The 29-15 vote in favour of studying the impact of the Porter proposal took place after a heated debate which saw councillors yelling at each other and, at times, members of the public who were in attendance.
Porter CEO Robert Deluce and several employees sat in the full chamber. Some wore T-shirts that read: "I am onboard."
Residents opposing the project, some from the newly minted NoJetsTO campaign, sat on the other side.
Several Toronto-area residents have written letters to the city complaining about Porter's proposal. Some yacht clubs say it will hurt their ability to sail in the harbour. Some people from as far east as the Beach neighbourhood said the expansion would hinder their enjoyment of the waterfront.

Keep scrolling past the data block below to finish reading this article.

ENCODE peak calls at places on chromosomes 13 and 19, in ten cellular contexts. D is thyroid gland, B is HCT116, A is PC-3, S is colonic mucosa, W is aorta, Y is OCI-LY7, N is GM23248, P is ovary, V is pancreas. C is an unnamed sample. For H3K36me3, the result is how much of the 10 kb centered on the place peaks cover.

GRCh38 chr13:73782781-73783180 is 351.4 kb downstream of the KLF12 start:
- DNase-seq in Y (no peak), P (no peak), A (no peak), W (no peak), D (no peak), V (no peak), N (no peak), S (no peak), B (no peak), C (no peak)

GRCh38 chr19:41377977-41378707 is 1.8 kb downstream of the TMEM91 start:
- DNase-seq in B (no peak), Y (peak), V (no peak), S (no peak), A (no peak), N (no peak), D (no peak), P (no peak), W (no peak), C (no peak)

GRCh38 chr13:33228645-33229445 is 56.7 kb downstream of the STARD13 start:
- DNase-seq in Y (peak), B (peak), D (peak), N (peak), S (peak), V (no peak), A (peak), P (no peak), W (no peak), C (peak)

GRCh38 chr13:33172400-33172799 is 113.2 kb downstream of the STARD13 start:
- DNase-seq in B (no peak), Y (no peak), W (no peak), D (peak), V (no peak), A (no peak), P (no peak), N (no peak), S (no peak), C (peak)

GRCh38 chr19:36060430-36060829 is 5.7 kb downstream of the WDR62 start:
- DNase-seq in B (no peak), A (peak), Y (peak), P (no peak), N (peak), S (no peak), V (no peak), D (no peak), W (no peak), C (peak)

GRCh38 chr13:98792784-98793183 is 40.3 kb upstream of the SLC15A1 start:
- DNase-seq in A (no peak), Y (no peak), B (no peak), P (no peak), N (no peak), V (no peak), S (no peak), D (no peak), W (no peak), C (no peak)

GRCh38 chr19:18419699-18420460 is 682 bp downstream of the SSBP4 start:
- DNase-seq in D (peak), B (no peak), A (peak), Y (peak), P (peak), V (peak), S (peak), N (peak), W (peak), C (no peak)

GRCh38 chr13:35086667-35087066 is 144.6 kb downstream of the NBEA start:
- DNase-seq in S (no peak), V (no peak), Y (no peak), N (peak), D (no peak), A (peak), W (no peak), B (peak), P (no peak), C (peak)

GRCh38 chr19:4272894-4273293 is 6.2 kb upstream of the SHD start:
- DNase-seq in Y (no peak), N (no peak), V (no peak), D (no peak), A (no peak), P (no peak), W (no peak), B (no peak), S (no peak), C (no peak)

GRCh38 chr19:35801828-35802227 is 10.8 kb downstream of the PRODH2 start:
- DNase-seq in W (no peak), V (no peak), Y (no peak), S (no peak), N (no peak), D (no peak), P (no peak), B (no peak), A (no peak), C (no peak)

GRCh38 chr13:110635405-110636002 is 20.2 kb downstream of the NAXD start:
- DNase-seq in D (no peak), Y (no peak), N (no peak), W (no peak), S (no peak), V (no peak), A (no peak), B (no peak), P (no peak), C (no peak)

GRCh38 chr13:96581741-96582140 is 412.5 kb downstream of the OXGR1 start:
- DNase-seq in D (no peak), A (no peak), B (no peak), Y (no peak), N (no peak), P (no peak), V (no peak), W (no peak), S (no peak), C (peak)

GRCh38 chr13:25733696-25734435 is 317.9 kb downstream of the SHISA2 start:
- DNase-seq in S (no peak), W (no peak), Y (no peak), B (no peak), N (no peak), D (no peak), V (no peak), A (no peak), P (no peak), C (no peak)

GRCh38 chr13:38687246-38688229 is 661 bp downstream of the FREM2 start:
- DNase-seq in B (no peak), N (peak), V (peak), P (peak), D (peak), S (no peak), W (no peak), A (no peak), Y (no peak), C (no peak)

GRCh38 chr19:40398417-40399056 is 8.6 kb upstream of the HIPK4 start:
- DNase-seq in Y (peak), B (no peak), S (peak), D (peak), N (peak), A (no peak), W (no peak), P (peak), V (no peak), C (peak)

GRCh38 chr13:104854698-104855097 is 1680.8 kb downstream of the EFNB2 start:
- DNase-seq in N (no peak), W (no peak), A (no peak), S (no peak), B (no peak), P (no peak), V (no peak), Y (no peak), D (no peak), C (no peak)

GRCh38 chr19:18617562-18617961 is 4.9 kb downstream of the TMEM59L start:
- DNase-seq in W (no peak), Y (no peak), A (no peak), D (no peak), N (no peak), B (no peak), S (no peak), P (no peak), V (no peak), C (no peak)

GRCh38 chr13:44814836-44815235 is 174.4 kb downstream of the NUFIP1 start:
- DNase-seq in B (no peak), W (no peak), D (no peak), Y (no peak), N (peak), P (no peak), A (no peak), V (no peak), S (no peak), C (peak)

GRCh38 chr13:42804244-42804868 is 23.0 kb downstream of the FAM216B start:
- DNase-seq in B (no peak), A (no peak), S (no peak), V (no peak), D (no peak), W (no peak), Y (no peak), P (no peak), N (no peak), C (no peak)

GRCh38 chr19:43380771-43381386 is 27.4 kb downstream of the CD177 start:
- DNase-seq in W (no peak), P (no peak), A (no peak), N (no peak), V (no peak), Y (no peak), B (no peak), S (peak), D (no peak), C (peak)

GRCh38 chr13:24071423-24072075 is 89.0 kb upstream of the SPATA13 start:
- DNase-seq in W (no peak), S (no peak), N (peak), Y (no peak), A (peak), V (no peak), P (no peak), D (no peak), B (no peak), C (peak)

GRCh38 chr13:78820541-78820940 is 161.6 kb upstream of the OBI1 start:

The proposed expansion would have Porter vying to be Canada's third national airline. Porter has already signed a conditional agreement with Bombardier to purchase a fleet of CS100 jets — if the city decides to lift the decades-old ban.
For the long-range jets to fly out of the island airport, the runway would have to be extended into what is now water by 168 metres at each end.
Before the city makes a decision about the ban, it will have to run several studies on how much money the project would generate for the city, anticipated noise levels and what construction would need to happen at the airport for the planes to fly safely.
Porter will pay about $250,000 for the first phase of the studies. It is unclear who will foot the bill for the rest of the studies.